Steve Crescendo posts an inquiry about the appropriateness of business cussing in a blog entry today. His case was that he wants to raise awareness and has a generally common cussword in a phrase to do it. He ends with, “I just don’t think that anyone will be offended by it.“Which is a painful and clear violation of Rule #1. As a consultant, I don’t give a steaming pile of horse exrement what you think. It matters what the audience thinks and how they’ll receive it. And my bet is that some could and will be offended by it, dismiss whatever it is you are trying to say, and thus reduce the effectiveness of whatever is trying to be communicated. In short, even if you don’t give a flushable waste byproduct that such a word was used, someone else might, and if you care about your message, then by the commutative law of transitive communication (I just made that up), you do, in fact, care. Don’t do it. It’ll cause a fecal-load of problems I don’t think you want.I’m amazed at how often I watch folks who are supposedly in power positions give the shock treatment with foul language. It doesn’t seem to fall along lines of gender, age, social status, or any trackable metric. It’s rarely used creatively or effectively, mostly thrown in as though the presenter thought they’d be considered cool if they used it. It reminds me of the fourth grade, when I spent two weeks actively trying to cultivate a knack for cussing before I realized that if my parents heard me, I’d be tasting Dove soap for the next decade (I once was chastised heavily in front of friends for usign the word ‘heck’). But it has nothing to do with the morality or appropriateness of a single word (that is heard all over the place, so the shock factor is certainly reduced). It has to do with the audience. There are creative ways to get and keep attention without risking losing the audience, and that is preferred over the risk of losing them in every situation.Even though I have cultivated the habit of a fairly clean tongue (although having children has shown me there is still room for improvement), it’s just plain hard to say what is appropriate all the time. The brain doesn’t work as fast as the mouth a lot of the time. I used the idiom “band of Indians” once in a class and realized with horror that the people I’d used it with were, in fact, Indian (not the native Americans, but very Indian nonetheless). I had no reason to use such a phrase, and fortunately, they thought it was hilarious, but I was mortified. If using questionable, potentially offensive language is a problem, then learning to slow down is the only option. Unless your message is just so common it doesn’t matter, which is another problem.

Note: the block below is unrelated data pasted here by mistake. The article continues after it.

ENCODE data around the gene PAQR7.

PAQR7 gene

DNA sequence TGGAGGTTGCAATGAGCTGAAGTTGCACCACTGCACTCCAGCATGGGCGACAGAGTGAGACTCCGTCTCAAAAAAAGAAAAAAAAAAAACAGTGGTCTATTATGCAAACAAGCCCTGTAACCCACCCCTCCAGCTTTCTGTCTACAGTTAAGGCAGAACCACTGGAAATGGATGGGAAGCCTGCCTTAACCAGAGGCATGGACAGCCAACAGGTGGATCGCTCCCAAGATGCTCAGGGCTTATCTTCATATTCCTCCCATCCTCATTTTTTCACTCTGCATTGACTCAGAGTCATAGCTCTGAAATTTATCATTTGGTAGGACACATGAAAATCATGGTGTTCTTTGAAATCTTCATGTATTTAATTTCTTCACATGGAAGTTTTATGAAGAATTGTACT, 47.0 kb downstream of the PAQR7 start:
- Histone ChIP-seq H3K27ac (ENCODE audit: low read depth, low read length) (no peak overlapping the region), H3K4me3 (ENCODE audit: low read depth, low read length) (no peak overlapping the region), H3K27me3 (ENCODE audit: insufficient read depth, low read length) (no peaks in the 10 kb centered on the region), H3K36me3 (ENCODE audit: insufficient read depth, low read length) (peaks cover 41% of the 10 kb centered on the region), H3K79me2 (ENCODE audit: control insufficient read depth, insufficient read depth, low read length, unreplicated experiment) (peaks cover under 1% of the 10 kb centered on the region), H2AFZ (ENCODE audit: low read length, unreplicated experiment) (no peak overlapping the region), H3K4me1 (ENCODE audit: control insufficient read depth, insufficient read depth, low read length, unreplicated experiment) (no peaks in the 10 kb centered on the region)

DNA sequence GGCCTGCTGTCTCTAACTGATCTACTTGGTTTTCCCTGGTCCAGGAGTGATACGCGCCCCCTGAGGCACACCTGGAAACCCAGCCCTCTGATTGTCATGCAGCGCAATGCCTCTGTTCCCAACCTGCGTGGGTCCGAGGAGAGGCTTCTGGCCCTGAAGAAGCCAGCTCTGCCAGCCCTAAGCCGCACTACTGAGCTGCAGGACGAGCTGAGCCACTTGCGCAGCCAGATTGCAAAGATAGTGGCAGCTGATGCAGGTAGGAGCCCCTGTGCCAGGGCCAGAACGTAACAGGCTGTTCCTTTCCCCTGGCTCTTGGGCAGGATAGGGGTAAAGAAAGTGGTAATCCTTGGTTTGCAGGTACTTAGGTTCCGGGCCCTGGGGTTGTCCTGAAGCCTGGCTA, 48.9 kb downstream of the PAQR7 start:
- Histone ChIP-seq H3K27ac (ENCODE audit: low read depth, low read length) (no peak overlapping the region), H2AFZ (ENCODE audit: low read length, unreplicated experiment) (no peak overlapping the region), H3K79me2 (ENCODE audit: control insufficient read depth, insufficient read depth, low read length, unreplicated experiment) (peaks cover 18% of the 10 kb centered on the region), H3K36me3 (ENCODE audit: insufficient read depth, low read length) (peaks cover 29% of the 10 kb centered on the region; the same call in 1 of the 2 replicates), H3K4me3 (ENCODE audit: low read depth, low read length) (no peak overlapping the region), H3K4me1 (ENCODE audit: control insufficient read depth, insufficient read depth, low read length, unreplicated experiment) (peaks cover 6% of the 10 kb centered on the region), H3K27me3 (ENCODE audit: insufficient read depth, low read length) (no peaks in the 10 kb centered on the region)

Concerning appropriate language (and likely most everything else), when in doubt, don’t.
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